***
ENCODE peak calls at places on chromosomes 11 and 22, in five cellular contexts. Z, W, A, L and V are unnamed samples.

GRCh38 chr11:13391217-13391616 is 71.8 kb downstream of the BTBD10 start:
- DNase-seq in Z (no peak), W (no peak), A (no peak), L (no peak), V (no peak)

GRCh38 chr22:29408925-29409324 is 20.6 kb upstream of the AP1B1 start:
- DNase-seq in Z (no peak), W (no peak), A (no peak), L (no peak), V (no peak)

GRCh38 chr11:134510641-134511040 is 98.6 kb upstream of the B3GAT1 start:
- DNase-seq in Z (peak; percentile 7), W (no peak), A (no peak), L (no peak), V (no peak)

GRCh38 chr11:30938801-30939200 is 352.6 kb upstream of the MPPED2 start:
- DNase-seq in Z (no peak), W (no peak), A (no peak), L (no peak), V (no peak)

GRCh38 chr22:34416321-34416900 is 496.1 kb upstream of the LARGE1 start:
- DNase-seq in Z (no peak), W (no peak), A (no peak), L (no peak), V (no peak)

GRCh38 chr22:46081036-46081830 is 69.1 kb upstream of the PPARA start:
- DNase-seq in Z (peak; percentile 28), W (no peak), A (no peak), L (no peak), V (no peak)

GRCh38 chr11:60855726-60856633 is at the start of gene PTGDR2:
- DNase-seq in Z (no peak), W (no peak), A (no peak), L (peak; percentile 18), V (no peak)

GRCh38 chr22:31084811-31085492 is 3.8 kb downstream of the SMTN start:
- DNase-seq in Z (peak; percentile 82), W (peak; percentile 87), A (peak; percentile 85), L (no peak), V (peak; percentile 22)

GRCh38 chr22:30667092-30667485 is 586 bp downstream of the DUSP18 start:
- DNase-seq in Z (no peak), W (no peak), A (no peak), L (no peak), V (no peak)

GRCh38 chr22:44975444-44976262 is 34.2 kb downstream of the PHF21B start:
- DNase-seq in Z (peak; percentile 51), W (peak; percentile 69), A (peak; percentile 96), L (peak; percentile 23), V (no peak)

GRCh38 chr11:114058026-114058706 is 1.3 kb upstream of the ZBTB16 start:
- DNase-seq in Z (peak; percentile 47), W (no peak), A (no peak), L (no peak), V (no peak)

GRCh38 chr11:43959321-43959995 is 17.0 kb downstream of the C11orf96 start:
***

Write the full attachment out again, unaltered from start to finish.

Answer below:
ENCODE peak calls at places on chromosomes 11 and 22, in five cellular contexts. Z, W, A, L and V are unnamed samples.

GRCh38 chr11:13391217-13391616 is 71.8 kb downstream of the BTBD10 start:
- DNase-seq in Z (no peak), W (no peak), A (no peak), L (no peak), V (no peak)

GRCh38 chr22:29408925-29409324 is 20.6 kb upstream of the AP1B1 start:
- DNase-seq in Z (no peak), W (no peak), A (no peak), L (no peak), V (no peak)

GRCh38 chr11:134510641-134511040 is 98.6 kb upstream of the B3GAT1 start:
- DNase-seq in Z (peak; percentile 7), W (no peak), A (no peak), L (no peak), V (no peak)

GRCh38 chr11:30938801-30939200 is 352.6 kb upstream of the MPPED2 start:
- DNase-seq in Z (no peak), W (no peak), A (no peak), L (no peak), V (no peak)

GRCh38 chr22:34416321-34416900 is 496.1 kb upstream of the LARGE1 start:
- DNase-seq in Z (no peak), W (no peak), A (no peak), L (no peak), V (no peak)

GRCh38 chr22:46081036-46081830 is 69.1 kb upstream of the PPARA start:
- DNase-seq in Z (peak; percentile 28), W (no peak), A (no peak), L (no peak), V (no peak)

GRCh38 chr11:60855726-60856633 is at the start of gene PTGDR2:
- DNase-seq in Z (no peak), W (no peak), A (no peak), L (peak; percentile 18), V (no peak)

GRCh38 chr22:31084811-31085492 is 3.8 kb downstream of the SMTN start:
- DNase-seq in Z (peak; percentile 82), W (peak; percentile 87), A (peak; percentile 85), L (no peak), V (peak; percentile 22)

GRCh38 chr22:30667092-30667485 is 586 bp downstream of the DUSP18 start:
- DNase-seq in Z (no peak), W (no peak), A (no peak), L (no peak), V (no peak)

GRCh38 chr22:44975444-44976262 is 34.2 kb downstream of the PHF21B start:
- DNase-seq in Z (peak; percentile 51), W (peak; percentile 69), A (peak; percentile 96), L (peak; percentile 23), V (no peak)

GRCh38 chr11:114058026-114058706 is 1.3 kb upstream of the ZBTB16 start:
- DNase-seq in Z (peak; percentile 47), W (no peak), A (no peak), L (no peak), V (no peak)

GRCh38 chr11:43959321-43959995 is 17.0 kb downstream of the C11orf96 start: